• 4 pairs of socks. Include one pair of tights, if you wear them. (I like them with a slipdress on the plane.)
  • 2 Bras. Wear one, pack one. Add a sports bra if you plan on running.
  • 1 Swimsuit. No matter where I’m going.
  • 1 Sleepwear. A thin, long t-shirt if I’m staying in a hotel, or actual pajamas if I’m staying with friends.

Category 2. Middle layers: A “wild card” breaks up the monotony.


  • 1 camisole and/or round-neck t-shirt.
  • 1 long-sleeved Breton-style striped shirt.
  • 1 button-down shirt. Plaid flannel, blue chambray, black crepe—pick something to match the weather and your other pieces. You can wear this open over a dress or buttoned under your sweater.
  • OPTIONAL: 1 slip-dress. This black crepe version looks great with heels, sweaters, and even pants.
  • OPTIONAL: 1 “wild card.” This is a statement piece to break up monotony, and add spice for an evening out. For spring, mine was an allover-printed Suno jumpsuit. To Portland in November, I brought a leopard-spotted shirtdress. (Spare packers can skip it and add bold jewelry or lipstick to the slip dress.)
  • OPTIONAL: Swap your button-down for a slim-fitting turtleneck or bodysuit for cold-weather layering.


  • 1 pair of “adaptable” pants. Think slim dark jeans you can wear on the plane or comfortable black pants that can be dressed up for a meeting.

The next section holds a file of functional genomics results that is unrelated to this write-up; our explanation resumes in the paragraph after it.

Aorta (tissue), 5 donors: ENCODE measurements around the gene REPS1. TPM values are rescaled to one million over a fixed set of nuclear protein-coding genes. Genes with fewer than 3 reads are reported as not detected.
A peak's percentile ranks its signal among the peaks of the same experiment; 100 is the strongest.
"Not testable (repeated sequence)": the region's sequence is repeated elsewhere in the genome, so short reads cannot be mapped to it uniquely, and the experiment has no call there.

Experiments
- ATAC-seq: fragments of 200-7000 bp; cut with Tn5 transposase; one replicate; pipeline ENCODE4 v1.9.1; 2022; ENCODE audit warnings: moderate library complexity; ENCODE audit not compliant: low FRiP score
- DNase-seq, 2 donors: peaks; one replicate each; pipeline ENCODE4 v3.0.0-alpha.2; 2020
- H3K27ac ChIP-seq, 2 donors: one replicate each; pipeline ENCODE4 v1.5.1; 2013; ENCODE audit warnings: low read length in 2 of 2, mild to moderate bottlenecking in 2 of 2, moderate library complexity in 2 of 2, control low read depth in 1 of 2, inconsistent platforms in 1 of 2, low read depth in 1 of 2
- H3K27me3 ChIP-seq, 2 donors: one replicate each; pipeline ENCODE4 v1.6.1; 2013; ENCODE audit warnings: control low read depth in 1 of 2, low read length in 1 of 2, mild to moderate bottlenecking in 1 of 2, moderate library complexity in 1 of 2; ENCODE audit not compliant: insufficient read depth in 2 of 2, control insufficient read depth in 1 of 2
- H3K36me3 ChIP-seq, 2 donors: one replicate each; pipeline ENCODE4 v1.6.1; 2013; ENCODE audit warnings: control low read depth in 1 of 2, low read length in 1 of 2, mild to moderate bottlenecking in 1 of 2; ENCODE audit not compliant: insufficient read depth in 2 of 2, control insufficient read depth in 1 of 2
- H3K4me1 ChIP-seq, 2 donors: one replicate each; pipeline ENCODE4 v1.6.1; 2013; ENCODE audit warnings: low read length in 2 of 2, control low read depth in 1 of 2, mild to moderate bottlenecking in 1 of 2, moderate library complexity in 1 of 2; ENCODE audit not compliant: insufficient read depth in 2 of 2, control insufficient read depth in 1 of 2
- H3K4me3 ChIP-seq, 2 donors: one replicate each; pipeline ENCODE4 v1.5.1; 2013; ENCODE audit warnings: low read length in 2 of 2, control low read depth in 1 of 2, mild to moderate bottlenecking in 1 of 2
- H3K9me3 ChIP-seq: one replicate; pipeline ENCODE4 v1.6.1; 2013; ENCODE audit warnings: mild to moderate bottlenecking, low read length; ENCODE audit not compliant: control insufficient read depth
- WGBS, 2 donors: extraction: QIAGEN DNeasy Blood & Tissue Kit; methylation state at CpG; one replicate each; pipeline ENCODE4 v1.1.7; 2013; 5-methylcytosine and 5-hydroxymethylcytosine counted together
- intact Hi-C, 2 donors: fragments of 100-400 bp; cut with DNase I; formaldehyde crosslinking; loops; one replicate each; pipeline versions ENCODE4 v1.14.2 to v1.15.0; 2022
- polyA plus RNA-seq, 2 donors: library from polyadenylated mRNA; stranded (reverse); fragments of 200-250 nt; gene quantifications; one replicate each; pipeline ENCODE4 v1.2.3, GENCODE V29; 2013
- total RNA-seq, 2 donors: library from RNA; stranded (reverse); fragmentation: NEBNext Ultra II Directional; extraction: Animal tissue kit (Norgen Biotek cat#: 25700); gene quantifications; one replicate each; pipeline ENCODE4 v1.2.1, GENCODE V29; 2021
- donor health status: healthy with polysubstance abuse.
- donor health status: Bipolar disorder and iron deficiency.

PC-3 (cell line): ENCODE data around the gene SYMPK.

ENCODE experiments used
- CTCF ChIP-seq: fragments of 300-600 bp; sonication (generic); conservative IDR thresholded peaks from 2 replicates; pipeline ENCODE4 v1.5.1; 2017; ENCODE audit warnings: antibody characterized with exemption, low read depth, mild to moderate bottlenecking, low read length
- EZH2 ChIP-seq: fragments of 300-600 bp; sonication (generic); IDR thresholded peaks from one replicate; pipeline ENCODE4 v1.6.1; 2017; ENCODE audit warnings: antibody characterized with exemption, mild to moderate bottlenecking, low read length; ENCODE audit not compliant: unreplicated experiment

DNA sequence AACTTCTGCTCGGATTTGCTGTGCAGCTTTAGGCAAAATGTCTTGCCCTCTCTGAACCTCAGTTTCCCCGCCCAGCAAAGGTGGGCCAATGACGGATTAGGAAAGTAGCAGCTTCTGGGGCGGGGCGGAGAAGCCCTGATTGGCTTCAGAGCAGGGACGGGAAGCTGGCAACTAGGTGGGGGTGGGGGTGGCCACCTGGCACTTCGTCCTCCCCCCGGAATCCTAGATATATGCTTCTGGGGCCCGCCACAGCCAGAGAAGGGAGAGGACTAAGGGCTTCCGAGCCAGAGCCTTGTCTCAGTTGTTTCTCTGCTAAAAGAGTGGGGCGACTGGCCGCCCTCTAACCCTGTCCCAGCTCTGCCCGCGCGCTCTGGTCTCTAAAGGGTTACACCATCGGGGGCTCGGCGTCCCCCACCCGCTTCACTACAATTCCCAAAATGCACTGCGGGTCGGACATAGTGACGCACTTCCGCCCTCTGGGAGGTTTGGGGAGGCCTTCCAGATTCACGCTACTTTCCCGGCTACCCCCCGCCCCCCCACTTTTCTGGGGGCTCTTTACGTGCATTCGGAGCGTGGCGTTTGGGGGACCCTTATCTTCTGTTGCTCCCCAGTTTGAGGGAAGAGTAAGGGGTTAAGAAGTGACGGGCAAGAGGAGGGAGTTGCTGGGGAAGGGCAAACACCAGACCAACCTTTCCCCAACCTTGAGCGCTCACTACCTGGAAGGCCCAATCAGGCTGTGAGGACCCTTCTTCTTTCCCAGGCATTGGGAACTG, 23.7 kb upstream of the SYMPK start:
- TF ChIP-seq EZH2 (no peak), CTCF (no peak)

Category 4. Exercise: Running outdoors is a great way to shake off air travel and see a new place.

  • 1 pair of bottoms.
  • 1 sports bra.
  • 1 top.
  • 1 pair running socks
  • OPTIONAL: Pack a windbreaker or long-sleeved layer for a cooler climate.

Category 5. Outer layers Wear them on the plane.

  • 1 pullover sweater. I wore a navy ribbed cotton version, JFK-PDX.
  • 1 coat. Comfortable enough for the airplane, polished enough for a meeting. Think navy wool or black leather. I wore mine JFK-PDX.
  • OPTIONAL: Swap the pullover for a cardigan or blazer. I brought a cozy cardigan to Portland, but would have brought a blazer if it were a work-heavy trip.

Category 6. Shoes Bonus points for running shoes cool enough for city streets.

  • 1 pair of adaptable shoes you can wear with your pants, slip dress, and “wild card.” It’s a tall order, but not impossible. This is my go-to pair for milder climates, and I wore them JFK-PDX.
  • 1 pair of running shoes that can double for non-exercise. (I bought Nike Huaraches in Portland for exactly this purpose.)
  • OPTIONAL: 1 pair of heels if you’re going somewhere dressy or ankle boots if you’re going to a tougher climate.